Intended for healthcare professionals

Letters Hospital mortality ratios

A plea for reason

BMJ 2010; 340 doi: (Published 25 May 2010) Cite this as: BMJ 2010;340:c2744
  1. Brian Jarman, emeritus professor1,
  2. Paul Aylin, clinical reader in epidemiology and public health1,
  3. Alex Bottle, lecturer in medical statistics1
  1. 1Dr Foster Unit at Imperial, Department of Primary Care and Public Health, School of Public Health, Imperial College, Jarvis House, London EC1A 9LA
  1. b.jarman{at}

    Many of the arguments in the article by Lilford and Pronovost and the editorial by Black add nothing new to the debate on monitoring the quality of care.1 2 3 We recommend section G and appendix 9 from the Francis inquiry report on Mid Staffordshire for an independent review of these issues.4

    The Healthcare Commission’s investigation into Mid Staffordshire5 preceded the Department of Health’s inquiry,4 as did reports by George Alberti and David Colin-Thomé. These were not public inquiries that “take on a life of [their] own”1 but serious investigations of what were found to be very poor standards of hospital care. Sometimes inspections by the Care Quality Commission, the Healthcare Commission’s successor, find problems and at other times they do not: finding problems is not a “self fulfilling prophecy.”1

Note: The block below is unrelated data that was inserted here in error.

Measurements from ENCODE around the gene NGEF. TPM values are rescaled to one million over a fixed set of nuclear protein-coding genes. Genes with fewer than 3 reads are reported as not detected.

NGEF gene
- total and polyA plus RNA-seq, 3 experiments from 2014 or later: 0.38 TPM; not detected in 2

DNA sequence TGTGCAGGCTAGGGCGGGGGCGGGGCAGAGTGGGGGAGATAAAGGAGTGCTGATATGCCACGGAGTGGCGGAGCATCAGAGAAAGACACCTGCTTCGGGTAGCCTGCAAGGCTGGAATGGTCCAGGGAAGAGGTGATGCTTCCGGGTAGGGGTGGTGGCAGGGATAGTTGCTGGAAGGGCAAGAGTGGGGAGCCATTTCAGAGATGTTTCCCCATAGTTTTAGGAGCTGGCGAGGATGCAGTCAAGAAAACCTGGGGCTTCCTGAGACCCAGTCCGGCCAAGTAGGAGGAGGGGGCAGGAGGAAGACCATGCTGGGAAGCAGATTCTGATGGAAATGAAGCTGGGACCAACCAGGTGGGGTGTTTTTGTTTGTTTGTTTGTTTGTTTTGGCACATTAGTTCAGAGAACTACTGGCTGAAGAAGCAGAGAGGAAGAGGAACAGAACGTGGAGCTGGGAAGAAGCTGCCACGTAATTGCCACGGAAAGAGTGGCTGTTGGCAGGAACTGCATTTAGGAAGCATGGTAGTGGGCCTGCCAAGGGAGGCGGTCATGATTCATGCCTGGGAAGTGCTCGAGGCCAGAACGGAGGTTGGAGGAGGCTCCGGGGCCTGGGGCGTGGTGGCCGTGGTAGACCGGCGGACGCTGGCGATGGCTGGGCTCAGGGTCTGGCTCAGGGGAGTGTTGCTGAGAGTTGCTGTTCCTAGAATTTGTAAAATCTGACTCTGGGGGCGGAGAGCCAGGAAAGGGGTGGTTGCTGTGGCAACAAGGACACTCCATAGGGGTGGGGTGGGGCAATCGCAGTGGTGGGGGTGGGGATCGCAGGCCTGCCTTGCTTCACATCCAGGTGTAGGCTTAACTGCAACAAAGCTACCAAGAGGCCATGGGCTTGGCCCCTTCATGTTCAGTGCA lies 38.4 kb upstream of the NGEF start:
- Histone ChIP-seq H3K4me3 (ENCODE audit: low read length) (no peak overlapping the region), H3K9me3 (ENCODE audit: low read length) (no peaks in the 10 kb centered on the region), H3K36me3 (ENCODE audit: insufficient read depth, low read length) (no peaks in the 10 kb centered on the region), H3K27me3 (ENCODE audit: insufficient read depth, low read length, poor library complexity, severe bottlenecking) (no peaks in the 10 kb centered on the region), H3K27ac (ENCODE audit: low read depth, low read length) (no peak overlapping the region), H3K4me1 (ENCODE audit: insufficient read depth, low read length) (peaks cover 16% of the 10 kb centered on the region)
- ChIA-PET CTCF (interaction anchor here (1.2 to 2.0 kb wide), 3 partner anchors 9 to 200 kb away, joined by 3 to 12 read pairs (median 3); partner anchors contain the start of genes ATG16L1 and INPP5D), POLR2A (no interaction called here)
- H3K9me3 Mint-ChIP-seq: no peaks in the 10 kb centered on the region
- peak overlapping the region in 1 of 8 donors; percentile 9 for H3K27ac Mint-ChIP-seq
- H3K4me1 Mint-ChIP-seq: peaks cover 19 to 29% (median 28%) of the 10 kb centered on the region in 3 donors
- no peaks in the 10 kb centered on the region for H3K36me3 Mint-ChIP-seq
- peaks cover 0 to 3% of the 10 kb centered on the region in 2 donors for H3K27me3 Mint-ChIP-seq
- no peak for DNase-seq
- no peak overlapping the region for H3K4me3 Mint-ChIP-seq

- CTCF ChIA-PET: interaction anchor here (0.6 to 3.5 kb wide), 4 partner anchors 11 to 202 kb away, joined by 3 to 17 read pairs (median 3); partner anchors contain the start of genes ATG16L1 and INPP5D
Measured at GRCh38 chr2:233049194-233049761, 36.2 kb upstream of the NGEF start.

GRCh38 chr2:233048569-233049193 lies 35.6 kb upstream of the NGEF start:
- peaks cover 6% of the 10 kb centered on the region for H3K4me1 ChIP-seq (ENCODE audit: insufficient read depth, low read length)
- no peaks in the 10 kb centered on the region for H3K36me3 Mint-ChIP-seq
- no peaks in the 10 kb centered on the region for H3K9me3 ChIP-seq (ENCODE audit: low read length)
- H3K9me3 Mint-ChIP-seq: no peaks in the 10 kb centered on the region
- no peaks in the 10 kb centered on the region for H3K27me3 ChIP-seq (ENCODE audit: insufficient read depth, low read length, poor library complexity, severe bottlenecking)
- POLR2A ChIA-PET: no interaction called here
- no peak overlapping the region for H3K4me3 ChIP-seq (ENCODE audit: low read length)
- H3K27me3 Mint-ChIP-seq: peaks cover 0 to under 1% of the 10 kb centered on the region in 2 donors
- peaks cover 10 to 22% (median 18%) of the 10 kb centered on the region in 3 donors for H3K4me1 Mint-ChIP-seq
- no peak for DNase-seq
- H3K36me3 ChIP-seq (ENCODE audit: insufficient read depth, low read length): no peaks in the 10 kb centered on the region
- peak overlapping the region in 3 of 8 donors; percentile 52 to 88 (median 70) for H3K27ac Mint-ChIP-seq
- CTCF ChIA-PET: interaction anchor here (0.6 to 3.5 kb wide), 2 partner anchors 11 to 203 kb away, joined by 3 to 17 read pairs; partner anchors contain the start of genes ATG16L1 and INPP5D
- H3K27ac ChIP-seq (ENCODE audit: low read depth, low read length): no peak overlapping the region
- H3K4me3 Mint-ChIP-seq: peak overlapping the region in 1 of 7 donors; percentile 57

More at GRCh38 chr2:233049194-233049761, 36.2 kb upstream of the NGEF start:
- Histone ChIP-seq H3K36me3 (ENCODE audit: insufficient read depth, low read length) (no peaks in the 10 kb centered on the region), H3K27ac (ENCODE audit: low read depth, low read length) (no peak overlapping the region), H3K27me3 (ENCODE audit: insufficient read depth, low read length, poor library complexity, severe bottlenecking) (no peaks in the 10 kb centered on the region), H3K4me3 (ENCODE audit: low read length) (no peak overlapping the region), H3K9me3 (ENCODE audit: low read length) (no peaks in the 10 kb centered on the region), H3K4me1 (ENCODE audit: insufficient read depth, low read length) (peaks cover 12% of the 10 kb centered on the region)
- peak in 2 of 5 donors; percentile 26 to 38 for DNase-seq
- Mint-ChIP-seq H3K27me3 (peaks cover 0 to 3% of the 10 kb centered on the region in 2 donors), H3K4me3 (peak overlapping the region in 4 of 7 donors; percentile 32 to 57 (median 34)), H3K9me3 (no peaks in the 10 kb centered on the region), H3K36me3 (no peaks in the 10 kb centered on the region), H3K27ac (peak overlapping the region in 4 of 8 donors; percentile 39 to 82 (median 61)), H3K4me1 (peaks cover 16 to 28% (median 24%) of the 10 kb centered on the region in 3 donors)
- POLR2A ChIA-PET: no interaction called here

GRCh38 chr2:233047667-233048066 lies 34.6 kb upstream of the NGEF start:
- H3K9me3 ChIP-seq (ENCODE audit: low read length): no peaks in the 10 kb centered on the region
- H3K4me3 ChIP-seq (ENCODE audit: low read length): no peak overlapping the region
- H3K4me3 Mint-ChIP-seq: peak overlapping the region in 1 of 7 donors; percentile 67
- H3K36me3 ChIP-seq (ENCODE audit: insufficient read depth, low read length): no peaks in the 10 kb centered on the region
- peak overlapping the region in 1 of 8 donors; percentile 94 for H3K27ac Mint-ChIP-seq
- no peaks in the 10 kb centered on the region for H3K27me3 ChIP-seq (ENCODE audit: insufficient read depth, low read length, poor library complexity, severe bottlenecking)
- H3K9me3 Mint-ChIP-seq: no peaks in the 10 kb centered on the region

Without the Healthcare Commission’s investigation,5 prompted by mortality alerts, it is likely that the unacceptable situation in Mid Staffordshire would have continued unchecked and unrecognised by the commission’s self assessment system based mainly on process measures.6 Under this system, two thirds of the standards of compliance were subsequently discovered to be wrong for hospitals considered to be at risk by the Healthcare Commission.7 We believe that an intelligent approach to monitoring quality of care is called for, making use of both outcome (including mortality indicators) and process information to ensure such tragedies do not occur again.


    Cite this as: BMJ 2010;340:c2744


    • Competing interests: The authors are employed in the Dr Foster Unit at Imperial. The Dr Foster Unit at Imperial College London is funded by a grant from Dr Foster Intelligence (an independent health service research organisation).